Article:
The city police have registered a case on its own in connection with the alleged sale of an infant, born to an unwed mother at the government-owned SAT Hospital in July, to a childless couple at Kayamkulam.
The allegation was that the mother, a 47-year-old epileptic patient hailing from a poor family in Kollam district, had sold the child to the couple for Rs.5,000. A temporary employee of the hospital had allegedly facilitated the illegal transaction.
Quoting her statement, Medical College Circle Inspector T. Shyam Lal said the child was fathered by a rubber tapper with whom the woman had a secret extramarital relationship. She learned she was pregnant when she visited a local hospital. Terrified, the woman got herself admitted to the SAT on July 27 without telling her relatives. She delivered the child on July 30.
The woman told the police that she had set out to deposit the child anonymously at the State Child Welfare Council office at Thycaud. The temporary employee, a woman, convinced her to give the child to the couple. She told the police that there was no threat or money involved in the transaction.
When she went home, some scandal mongers, including the local panchayat president, spread tales that she had conceived illegitimately, secretly delivered the child and sold the infant to a rich couple for Rs.5 lakh, she said. Fearing that she would be ostracized by members of her community, the woman met the sweeper and demanded her child back. Their conversation was overheard by some persons who informed the police.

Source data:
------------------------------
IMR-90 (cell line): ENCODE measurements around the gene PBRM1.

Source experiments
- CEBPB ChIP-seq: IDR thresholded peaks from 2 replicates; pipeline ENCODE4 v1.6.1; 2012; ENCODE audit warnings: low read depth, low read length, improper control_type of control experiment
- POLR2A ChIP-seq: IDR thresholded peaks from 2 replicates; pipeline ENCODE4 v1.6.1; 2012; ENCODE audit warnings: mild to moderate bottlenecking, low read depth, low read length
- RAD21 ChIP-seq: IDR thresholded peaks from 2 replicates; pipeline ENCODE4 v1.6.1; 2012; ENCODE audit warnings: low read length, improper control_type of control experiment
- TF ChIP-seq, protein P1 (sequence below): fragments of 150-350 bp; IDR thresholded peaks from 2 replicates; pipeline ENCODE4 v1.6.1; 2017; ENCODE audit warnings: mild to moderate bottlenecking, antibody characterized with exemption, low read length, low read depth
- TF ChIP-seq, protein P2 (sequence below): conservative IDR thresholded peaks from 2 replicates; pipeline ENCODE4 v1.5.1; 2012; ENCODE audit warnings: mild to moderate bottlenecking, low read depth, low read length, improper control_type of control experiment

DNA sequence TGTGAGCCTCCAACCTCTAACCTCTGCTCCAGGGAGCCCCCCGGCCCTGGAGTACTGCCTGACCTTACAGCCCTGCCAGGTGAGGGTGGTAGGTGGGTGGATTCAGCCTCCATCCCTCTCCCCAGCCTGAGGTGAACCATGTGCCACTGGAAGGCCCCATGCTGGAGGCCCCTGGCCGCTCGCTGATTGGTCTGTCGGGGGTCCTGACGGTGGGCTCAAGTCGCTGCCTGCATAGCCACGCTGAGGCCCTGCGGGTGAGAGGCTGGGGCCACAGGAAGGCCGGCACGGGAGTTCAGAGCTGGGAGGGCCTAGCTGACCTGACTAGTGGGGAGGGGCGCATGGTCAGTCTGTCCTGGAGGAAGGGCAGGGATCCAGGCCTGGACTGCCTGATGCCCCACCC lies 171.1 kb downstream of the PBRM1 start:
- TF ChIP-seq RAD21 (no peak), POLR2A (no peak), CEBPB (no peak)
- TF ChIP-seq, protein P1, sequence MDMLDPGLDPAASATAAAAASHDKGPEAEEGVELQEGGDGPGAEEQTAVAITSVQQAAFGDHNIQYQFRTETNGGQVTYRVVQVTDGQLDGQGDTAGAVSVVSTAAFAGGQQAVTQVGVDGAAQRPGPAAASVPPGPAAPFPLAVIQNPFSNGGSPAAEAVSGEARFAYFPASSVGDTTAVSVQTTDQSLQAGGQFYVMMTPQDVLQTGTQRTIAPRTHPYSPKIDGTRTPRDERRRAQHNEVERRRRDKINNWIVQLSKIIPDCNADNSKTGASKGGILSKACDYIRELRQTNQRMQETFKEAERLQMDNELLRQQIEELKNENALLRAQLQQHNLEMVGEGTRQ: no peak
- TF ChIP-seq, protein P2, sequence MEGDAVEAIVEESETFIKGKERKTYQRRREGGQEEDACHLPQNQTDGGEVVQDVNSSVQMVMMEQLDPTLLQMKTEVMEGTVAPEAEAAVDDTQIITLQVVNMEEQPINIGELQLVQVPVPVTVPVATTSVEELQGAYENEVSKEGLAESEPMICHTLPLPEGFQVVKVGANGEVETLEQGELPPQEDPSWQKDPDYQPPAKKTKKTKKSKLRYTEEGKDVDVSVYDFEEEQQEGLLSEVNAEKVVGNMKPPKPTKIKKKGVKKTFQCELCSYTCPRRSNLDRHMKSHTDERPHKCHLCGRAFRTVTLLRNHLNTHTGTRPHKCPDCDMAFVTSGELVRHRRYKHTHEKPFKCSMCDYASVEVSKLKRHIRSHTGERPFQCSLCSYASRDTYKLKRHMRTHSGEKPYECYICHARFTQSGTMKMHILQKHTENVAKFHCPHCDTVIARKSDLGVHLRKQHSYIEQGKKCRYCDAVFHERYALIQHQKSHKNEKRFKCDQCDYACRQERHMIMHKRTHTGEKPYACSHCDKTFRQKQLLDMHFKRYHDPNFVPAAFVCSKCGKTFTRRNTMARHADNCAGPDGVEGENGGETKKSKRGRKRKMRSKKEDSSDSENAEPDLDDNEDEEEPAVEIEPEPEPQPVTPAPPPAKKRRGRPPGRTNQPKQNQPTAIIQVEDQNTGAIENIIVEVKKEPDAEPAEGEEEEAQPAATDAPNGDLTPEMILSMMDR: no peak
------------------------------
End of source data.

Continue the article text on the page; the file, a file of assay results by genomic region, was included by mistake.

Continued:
The police summoned the couple and handed over the child to the mother on August 16. The police said they maintained secrecy in the case to protect the interests of the woman and the child. The woman was unwilling to give any complaint against the sweeper or the couple.
Subsequently, a television news channel broadcast a report that the woman had been coerced and bribed into selling her child to the couple.
Consequently, the police registered a case against the woman under Section 317 of the Indian Penal Code and Section 23 and 24 of the Juvenile Justice Act, 2000. The sections pertain to exposure and abandonment of a child less than 12 years of age, by parent or guardian, and carry a punishment of up to seven years of imprisonment, fine or both.
The SAT Hospital authorities said the alleged incident had occurred outside the precincts of the institution and after the woman was discharged from their care. They have dismissed the sweeper.